I would like to ask you if its good for strings to change tunning, does it affect something? Like strings get damaged if you change tunning or they dont play that good then? Is there any type of faster destroying them? When you loose them and then tight them up cant they break?
I am learning guitar riff “Come As You Are - by Nirvana” and I found out that its not originally played on standard tunning EADGBE, but on standard D (D, G, C, F, A, D). So I changed only EA to D and G, because thats the only strings I need right now.
Asking, because I am practicing this riff, but after this my routine include E, A, D, Emi, Ami, Dmi, C and G… also first fingerstyle pattern and it just does not sound good when I have two thickest strings tunned down for riff. So can I change tunning on strings… every day?
Generally no you shouldnt break strings detuning a little - unless there is a problem somewhere at the bridge or nut etc.
does it affect something
Yes - it affects the tension (and therefore the relief of the neck) and the intonation. Neither will be significant at all though in your example.
or they dont play that good then?
Again E->D isnt much so wont generally cause a problem but you are putting the strings under less tension so this may change how the guitar plays
Often people who downtune a lot will use slightly thicker gauge strings so they need to add back in more tension ( thinner stings = less tension), so I wouldnt try playing madly detuned on a guitar with a set of 0.08’s etc but an acoustic with 0.12’s would be better
Now you DO risk breaking them more if you tune up - but this isnt common
Thank you for such and early reply (its 06:22 am in Czechia). I am gonna keep it on my mind. In the other hand… my curent guitar has glued “horse” by myself and I think that neck is a little croocked too. so there is probably nothing that would ger worse, but I would like to know this facts before I buy new guitar. Wishing you nice day and great tune.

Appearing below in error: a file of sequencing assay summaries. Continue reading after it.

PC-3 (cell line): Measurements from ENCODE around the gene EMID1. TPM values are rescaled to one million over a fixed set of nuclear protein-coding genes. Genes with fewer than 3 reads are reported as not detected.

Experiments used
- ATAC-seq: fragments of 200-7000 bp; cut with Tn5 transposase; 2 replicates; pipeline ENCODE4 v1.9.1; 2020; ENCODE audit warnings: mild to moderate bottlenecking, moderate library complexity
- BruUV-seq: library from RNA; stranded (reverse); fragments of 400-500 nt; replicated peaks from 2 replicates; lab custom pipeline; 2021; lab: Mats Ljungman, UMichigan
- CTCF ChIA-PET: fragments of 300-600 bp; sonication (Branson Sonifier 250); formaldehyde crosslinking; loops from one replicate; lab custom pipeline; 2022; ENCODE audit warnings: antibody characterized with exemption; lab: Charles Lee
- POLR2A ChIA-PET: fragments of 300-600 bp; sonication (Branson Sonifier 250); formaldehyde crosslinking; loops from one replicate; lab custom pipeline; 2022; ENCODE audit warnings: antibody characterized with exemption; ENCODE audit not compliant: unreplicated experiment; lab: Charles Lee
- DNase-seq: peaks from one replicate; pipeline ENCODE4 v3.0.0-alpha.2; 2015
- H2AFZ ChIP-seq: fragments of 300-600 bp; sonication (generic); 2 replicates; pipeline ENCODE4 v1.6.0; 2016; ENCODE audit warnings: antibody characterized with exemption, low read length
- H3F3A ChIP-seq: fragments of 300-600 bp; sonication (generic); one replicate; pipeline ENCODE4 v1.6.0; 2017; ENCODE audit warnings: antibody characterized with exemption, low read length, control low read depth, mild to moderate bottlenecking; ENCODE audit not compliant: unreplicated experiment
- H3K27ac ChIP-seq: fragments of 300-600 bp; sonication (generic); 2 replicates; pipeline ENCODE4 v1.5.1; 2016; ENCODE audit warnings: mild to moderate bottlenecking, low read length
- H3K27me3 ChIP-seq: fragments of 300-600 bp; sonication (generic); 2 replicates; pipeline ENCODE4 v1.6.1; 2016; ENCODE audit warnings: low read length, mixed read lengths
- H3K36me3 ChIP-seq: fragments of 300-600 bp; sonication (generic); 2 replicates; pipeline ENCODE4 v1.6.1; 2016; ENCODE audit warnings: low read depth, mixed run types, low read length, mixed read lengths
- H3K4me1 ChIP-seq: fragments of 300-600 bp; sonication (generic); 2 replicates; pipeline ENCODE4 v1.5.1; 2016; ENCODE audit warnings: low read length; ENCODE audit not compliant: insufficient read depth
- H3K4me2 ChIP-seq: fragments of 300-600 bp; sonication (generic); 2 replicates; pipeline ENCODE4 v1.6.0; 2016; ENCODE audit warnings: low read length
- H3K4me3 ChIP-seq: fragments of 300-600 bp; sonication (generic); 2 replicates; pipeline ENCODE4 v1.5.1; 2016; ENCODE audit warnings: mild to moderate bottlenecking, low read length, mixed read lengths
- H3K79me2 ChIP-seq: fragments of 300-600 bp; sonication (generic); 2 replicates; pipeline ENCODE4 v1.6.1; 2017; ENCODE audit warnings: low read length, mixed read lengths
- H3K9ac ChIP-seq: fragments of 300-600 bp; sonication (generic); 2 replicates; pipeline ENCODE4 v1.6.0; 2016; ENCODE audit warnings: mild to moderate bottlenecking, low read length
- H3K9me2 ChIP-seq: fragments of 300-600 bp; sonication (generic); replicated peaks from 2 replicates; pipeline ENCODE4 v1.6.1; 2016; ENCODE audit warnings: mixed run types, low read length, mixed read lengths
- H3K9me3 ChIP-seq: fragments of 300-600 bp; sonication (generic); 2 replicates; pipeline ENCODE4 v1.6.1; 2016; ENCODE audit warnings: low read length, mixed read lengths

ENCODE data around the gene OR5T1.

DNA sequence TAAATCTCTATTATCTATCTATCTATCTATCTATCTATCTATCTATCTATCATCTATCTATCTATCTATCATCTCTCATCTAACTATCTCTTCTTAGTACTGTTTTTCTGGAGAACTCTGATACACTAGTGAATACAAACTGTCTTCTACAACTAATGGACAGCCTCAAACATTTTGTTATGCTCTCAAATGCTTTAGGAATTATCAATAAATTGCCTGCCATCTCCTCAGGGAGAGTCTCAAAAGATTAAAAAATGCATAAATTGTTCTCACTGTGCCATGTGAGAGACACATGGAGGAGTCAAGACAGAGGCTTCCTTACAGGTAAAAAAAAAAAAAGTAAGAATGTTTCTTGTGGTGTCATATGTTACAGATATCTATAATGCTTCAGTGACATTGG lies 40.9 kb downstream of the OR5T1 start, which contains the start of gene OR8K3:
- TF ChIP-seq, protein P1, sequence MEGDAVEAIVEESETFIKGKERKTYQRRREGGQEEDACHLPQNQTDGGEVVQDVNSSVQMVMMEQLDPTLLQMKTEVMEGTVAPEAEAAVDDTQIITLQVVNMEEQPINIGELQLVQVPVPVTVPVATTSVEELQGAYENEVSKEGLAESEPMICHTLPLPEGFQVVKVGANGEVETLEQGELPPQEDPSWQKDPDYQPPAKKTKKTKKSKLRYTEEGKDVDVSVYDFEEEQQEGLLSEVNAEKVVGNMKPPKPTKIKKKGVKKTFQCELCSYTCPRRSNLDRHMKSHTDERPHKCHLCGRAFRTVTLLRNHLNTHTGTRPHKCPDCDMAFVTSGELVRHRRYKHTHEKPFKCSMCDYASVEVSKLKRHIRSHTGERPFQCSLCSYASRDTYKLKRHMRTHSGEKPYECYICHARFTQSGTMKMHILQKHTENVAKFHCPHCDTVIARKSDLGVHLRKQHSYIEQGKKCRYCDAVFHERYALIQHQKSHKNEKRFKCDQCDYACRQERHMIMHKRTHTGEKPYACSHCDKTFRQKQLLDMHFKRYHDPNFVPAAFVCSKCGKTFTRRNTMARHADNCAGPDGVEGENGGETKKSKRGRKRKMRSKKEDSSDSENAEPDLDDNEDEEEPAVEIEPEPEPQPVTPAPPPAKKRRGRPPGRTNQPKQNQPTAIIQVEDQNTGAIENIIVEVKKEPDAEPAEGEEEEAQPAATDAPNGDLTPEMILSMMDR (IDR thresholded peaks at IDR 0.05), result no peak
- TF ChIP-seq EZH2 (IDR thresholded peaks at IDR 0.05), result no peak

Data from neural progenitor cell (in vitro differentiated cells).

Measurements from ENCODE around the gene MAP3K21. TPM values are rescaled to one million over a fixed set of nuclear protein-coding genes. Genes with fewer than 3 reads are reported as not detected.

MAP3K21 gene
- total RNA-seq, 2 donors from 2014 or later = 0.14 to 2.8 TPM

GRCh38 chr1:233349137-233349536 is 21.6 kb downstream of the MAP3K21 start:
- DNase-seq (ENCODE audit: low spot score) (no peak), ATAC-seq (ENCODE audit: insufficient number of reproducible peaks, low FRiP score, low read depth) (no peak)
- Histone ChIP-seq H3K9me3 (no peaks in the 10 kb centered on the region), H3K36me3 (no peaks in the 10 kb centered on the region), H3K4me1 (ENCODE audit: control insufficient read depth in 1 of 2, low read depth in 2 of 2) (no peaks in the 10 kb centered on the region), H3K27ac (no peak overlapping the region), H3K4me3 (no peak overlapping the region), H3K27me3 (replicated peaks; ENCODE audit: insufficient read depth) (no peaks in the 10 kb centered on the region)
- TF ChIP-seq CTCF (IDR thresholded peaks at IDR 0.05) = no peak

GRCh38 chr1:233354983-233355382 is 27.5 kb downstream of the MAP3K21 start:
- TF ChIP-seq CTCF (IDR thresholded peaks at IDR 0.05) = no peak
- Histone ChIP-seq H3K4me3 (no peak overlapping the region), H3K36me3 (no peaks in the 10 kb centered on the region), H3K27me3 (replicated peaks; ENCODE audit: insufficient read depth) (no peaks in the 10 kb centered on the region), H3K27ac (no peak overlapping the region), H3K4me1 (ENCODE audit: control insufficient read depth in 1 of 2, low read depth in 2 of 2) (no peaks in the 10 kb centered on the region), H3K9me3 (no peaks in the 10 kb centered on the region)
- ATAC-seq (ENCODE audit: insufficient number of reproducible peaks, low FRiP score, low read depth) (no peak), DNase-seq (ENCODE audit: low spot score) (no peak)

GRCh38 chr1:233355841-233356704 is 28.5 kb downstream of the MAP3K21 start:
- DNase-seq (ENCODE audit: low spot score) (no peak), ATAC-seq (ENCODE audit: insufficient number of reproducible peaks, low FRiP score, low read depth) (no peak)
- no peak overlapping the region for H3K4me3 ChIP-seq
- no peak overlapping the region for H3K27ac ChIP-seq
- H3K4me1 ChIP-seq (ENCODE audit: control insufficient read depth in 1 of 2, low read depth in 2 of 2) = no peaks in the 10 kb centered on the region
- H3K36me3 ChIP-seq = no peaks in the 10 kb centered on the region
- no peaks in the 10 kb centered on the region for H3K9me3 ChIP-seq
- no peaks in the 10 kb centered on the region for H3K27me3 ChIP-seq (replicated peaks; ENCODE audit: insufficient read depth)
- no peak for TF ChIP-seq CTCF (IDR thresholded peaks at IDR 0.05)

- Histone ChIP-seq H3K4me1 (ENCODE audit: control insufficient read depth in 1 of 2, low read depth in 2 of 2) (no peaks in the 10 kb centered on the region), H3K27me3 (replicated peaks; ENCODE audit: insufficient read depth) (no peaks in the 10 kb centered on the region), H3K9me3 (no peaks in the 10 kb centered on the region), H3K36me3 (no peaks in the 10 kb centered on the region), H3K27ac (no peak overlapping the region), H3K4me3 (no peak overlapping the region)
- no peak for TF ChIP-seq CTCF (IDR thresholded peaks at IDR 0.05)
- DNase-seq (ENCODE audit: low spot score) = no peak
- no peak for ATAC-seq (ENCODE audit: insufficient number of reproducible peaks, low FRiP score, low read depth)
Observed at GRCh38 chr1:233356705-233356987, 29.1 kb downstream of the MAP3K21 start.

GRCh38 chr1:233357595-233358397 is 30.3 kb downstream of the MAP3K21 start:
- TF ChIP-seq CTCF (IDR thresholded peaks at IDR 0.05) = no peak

Dude, I thought I was lazy! Just kidding, but you should tune all the stings down a tone, not just the 2 thickest strings.
Wait, are you playing with the 2 thickest strings tuned down and the other 4 tuned normally? It seems unlikely, but that’s what it seems like. If so, I’m not surprised it doesn’t sound good. You need to keep all the strings in a given tuning.
Yeah… I got different tunning only for 2 strings, because whole day I am learning that riff, so I dont need to tune rest for my session, but now I am better and I dont wanna play only this riff all days, so thatswhy I am asking if its OK to tune it more often and only 2. Of course… for chords, fingerstyle and strumming its unusable.
Just to throw a curveball…
If you’re just learning the riff, I would argue that primarily your ear needs to learn the correct intervals. Yes, the correct note is also important but you’re not doing theory.
So, why not keep the guitar at the standard tuning and learn the riff like that?
I don’t know if it is very wrong but that’s what I do. A few of the songs I like are in Eb, but I’m too lazy to get the guitar that’s tuned to Eb out of its case and I practice the riffs I find tricky with the guitar that’s tuned in E. My ears haven’t complained about anything yet.
But then again I don’t know, perhaps from a music theory perspective that’s totally wrong…
if you’re worried about the effect of constantly detuning and retuning on your strings, why not leave all 6 strings tuned down to DGCFAD and then when you want to play in standard tuning put a capo on the 2nd fret?
I was really into having the sound as matching as possible. First I thought there was problem why it does not sound good to me, but then I found out its my rhytm problem, so I made it better. Right now I am gonna practice it just on standard tunning, but @theoldman66 told me I can use capo and I really like the idea. First of all I have to check which tunning is gonna be better for me to most time.